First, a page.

We promised to tell you more about where surfing came from. This is the first of a two-part series sharing the history and evolution of surfing and how it played a vital role in the Hawaiian culture, sometimes taking priority over daily chores as a competitive, religious and community pastime. A favorite long boarding wave on Kauai.
Before we pe deep into the history of surfing, it’s important you know the basics. Here’s the breakdown of the surfing anatomy: the
. Though modern day surfing has added many gadgets and accessories, these three basic elements are all one truly needs to partake in the sport. Part two of this story will include moolelo (stories, legends) about Hawaii surf spots, as well as common rituals associated with surfing. I can almost guarantee you’ll learn at least one new thing from this two-part series; I definitely did, and now when I surf, I’ll be sure to share what I learned with others in the line-up.
Before a surfer can even think about surfing, there has to be waves. Waves form hundreds of thousands of miles out at sea before traveling toward land. Wind is the primary wave-building force. It hits the ocean’s surface for long periods of time, creating rough seas and stormy conditions. The waves that leave these storms are called “
,” and they are similar to how ripples roll outward from a pebble dropped in a pond. The swells start to peak as the water’s depth gets shallower. This is where a surfer catches the wave, before it crashes back into the ocean and disappears into millions of fizzy bubbles. Forming far out at sea before nearing land, waves like these are a surfer’s dream.
Despite its name – which means peaceful ocean – the Pacific can get pretty rough. Storms throughout the Pacific can generate swells that sometimes head for Hawaii. Word gets out pretty quickly when waves are on their way, either from the nightly news reports, the Internet, telephone hotline or a smartphone app. There are numerous websites that provide the daily surf outlook for Hawaii and beyond. One from the National Weather Service shows where swells are headed and measure their size with a color-coded illustration. Buoys out in the middle of the ocean help track swells that pass under them. They can provide up-to-date readings of how big swells are and how consistent the waves will be.
Some surfers live by these surf forecasts. They’re aptly called
, similar to storm chasers, who track tornadoes or hurricanes on land. My boyfriend and I have a friend here on Oahu who just took an impromptu trip to Japan after reading surf forecasts for the coming week. And yes, we’re very, very jealous.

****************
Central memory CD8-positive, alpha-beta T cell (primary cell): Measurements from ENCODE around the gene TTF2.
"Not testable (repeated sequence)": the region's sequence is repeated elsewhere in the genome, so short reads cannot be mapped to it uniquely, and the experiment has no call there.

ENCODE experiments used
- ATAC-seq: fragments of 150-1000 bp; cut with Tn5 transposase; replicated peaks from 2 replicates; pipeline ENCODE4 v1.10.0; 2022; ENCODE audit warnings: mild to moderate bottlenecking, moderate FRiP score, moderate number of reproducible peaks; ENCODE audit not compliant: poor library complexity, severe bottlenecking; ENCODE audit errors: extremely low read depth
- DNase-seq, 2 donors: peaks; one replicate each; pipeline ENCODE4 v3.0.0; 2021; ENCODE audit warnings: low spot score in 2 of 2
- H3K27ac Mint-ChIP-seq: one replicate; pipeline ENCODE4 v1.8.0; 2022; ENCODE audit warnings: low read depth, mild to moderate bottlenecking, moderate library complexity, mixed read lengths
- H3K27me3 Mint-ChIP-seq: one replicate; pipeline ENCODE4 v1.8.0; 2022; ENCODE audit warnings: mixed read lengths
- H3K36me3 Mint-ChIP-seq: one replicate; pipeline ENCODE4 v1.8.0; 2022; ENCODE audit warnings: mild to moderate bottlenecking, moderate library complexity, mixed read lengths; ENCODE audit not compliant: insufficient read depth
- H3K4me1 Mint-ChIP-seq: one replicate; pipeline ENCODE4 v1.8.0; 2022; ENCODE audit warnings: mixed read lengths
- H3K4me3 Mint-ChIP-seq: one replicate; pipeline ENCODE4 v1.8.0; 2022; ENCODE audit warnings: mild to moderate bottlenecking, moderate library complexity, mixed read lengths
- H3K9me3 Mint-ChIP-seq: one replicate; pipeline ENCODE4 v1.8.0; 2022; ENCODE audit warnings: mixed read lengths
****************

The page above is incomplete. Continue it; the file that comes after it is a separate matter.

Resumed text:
VIDEO: A Maui surf trip with my family. Putting it all together – the wave, the board and the surfer – and some fun stuff in between.
There are several ways to ride a wave – by canoe, kayak, surfboard or scratch it all and just use your own body. Ancient Hawaiians made their boards out of koa or ulu (breadfruit) trees. They could weigh up to 150 lbs. and be thicker than the vertical length of your hand. These boards, called
, were 16 feet long and only used by chief. Children used smaller boards that were less than four feet tall. (The Bishop Museum has a collection of these ancient boards on display.)
Boards have come a long way since then. They’re now made with molded plastic foam or balsa wood and sealed with water-proofing fiberglass or epoxy. This makes the surfboards much lighter. There are two basic categories for boards:
. Shortboards are usually no longer than seven feet and have more maneuverability on waves than a longboard. Longboards can be anywhere from nine to 12 feet in length and are more buoyant than shortboards. Beginners should learn to surf on longboards before jumping on a shortboard, as they’re easier to paddle and balance on.A stack of surfboards shows the evolution in their design.
Some important board design evolutions since ancient times:
(acts as rudders to hold the board in the wave and allow one to steer),
(attaches from the tail of the board to the surfer’s ankle or calf, preventing him/her from losing the board and having to swim for it) and
(surfer rubs this all over the deck of the board to create traction and prevent from slipping off). Hawaiians didn’t have wax and instead made scratches on their boards. Today some surfers have added lengthened canoe-paddles to the mix and stand-up paddle into the waves.
My sister, Ariel, walking the nose in Maui. Today’s surfers do more tricks on waves than in ancient times.
With a wave to ride and a board to stand on, the surfer can enjoy the ultimate ocean experience. The best way to understand surfing would be to take a lesson and try for yourself. But generally, a surfer should sit where the wave peaks. When a wave approaches, he/she will lie on the board facing the shore and paddle with both arms. A push forward from the wave signals the surfer to stand up on the board and ride the moving water beneath. Easier said than done, but when done, it’s hard to let go.
Kauai & Wave Photo Credit: Noa Myers
Source: Finney, Ben and Houston, James. Surfing: A History of the Ancient Hawaiian Sport. San Francisco: Pomegranate Artbooks, 1996.
Posted by: Bruce Fisher